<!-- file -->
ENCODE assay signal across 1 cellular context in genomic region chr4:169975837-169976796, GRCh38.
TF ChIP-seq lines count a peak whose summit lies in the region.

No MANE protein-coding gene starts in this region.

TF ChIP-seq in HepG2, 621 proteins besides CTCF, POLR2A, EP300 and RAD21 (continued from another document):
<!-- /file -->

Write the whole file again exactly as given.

ENCODE assay signal across 1 cellular context in genomic region chr4:169975837-169976796, GRCh38.
TF ChIP-seq lines count a peak whose summit lies in the region.

No MANE protein-coding gene starts in this region.

TF ChIP-seq in HepG2, 621 proteins besides CTCF, POLR2A, EP300 and RAD21 (continued from another document):